My Google map above might help you out (start at the blue star and follow the red markers into the city). Essentially you can explore what is called ‘The Thames Path’ which travels past some terrific old buildings, including what I understand is the oldest pub on the Thames, the Mayflower. Apparently, to avoid paying mooring taxes, Captain Christopher Jones tied his ship up alongside this pub and people boarded here before the Mayflower sailed to Plymouth to pick up the remaining passengers and then continued on its historic voyage to America in 1620.
There’s always been surprisingly few people down this part of the world when we’ve dropped by. We’ve taken many visiting friends on this walk because it’s historical and pretty.
Serenity in central London
Who would have thought you could experience such nostalgia in a peaceful setting in central London! This was the first chance I had to walk it on my own, and as haunting church bells rang out from St Mary’s, I couldn’t help but think about about all the lives that had passed here before me.
Perhaps if I close my eyes I could be transported to any space in time when this place was bustling with trade, markets, sailors, religious folk mingling on the church’s steps, and kids in newsboy caps and scruffy neck-scarfs running barefoot in the street. Just imagine what it might have been like…
Water laps against the old buildings, crows cry out and seagulls squawk, but the sound of tourist chatter is nil. Every now and then the warehouse conversions open up to vast and amazing viewing spaces, like the spot just past a pub by the name of Angel, which is opposite ruins of King Edward’s manor – here you can gaze up and down the Thames, with all of London’s famous landmarks in sight. It’s breath-taking whether the sun is out or not (though it can be windy and a bit chilly on a cloudy day).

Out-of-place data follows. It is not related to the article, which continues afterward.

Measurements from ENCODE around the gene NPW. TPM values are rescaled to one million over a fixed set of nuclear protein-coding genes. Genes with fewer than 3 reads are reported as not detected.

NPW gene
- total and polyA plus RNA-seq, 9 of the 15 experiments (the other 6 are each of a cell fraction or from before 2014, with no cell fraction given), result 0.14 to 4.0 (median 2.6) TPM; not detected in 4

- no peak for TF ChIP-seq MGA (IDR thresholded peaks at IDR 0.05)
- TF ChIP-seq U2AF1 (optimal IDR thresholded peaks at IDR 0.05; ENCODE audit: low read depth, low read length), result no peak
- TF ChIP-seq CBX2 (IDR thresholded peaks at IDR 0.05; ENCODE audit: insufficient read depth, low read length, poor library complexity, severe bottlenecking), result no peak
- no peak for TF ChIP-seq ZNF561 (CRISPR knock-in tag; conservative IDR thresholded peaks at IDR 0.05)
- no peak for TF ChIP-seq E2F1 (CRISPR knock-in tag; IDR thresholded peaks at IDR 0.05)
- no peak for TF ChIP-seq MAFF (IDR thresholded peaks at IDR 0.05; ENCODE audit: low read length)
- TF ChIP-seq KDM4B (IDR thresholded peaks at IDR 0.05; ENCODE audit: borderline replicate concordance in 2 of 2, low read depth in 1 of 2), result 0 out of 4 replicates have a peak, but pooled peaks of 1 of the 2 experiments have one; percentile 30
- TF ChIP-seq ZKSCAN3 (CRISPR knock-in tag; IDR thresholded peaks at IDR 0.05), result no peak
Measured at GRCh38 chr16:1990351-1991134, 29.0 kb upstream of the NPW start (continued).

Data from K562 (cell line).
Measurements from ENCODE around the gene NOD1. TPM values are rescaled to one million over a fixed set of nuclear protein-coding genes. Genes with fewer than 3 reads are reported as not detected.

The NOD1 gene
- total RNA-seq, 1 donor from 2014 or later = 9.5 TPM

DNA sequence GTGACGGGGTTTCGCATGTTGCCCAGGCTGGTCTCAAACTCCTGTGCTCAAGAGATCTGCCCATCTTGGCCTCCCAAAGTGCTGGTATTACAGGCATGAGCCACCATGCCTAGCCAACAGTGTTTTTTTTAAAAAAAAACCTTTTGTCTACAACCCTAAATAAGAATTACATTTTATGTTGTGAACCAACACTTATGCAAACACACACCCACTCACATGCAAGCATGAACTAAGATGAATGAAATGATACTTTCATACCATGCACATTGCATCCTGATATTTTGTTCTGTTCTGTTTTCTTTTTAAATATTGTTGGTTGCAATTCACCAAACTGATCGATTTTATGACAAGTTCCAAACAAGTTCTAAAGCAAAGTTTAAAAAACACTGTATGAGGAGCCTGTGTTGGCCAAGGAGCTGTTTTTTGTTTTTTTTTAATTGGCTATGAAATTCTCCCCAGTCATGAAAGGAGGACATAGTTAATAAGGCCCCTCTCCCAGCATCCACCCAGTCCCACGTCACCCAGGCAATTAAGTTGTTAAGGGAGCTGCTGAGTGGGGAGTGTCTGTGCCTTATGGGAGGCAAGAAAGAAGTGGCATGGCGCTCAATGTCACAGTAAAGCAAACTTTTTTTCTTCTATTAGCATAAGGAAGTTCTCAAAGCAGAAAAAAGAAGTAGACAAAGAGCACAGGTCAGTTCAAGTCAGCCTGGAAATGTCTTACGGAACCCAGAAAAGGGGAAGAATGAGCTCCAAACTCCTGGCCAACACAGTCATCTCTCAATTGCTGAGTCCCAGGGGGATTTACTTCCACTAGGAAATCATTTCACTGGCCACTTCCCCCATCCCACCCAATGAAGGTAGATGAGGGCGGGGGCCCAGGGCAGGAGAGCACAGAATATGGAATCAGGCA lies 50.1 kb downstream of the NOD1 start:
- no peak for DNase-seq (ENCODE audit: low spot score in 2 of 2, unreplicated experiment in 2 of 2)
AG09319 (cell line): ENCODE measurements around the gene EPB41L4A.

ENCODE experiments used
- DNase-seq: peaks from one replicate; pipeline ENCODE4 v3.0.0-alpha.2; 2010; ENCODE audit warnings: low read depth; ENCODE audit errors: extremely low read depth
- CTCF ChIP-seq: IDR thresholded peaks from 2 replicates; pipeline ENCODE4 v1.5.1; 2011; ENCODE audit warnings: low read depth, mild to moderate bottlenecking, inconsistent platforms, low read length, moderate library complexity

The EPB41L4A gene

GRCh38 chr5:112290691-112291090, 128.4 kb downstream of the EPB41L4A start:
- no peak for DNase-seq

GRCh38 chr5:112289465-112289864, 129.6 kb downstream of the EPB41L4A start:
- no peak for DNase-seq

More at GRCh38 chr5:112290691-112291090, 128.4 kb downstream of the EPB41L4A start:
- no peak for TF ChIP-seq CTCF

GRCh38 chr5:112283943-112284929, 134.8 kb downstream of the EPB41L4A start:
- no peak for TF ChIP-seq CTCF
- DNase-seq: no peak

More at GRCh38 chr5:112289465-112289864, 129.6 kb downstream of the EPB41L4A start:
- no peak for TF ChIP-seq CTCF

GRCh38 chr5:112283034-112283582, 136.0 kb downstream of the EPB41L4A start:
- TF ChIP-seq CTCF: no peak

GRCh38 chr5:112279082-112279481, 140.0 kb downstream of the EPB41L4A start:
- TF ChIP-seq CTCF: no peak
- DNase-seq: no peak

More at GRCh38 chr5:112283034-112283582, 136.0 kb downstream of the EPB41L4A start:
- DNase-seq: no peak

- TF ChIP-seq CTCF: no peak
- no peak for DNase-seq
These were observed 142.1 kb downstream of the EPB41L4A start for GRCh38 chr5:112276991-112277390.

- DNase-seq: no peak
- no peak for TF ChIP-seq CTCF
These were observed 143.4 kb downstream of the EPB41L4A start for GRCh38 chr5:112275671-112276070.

You can’t really get lost at this point, because while there’s construction going on, you just need to walk adjacent to the water, and follow the Thames Path signs towards Butlers Wharf; there’s an underpass where eventually you will find more people congregating around the Design Museum and on towards Tower Bridge.
I like to stop and people-watch from a perch at All Bar One (free WiFi and yummy tapas here too); but you can easily continue meandering along to the bridge and then across towards the Tower of London.
The experience is ‘secret London’ at its best, and I feel so privileged and grateful to have the chance to get to know this energising old city intimately.
Do you have a favourite walk in London? Please do share in the comments so we and other readers can check it out!
PS if you want to take a look at this area but would prefer to hang out in a quieter spot rather than walking towards the city, we discovered a lovely large and comfortable pub that’s about a five minute walk from Rotherhithe station – turn left and go directly down Salter Road until you come to the Thameside YHA. Across the road from there, positioned on a nice patch of land by the water is The Salt Quay, a good place to eat, chat, blog and soak up some atmosphere. We had a good old gossip with Jordan Lea and Rachael at this very place last summer.
Find out more about London’s Thames path on TFL’s website here.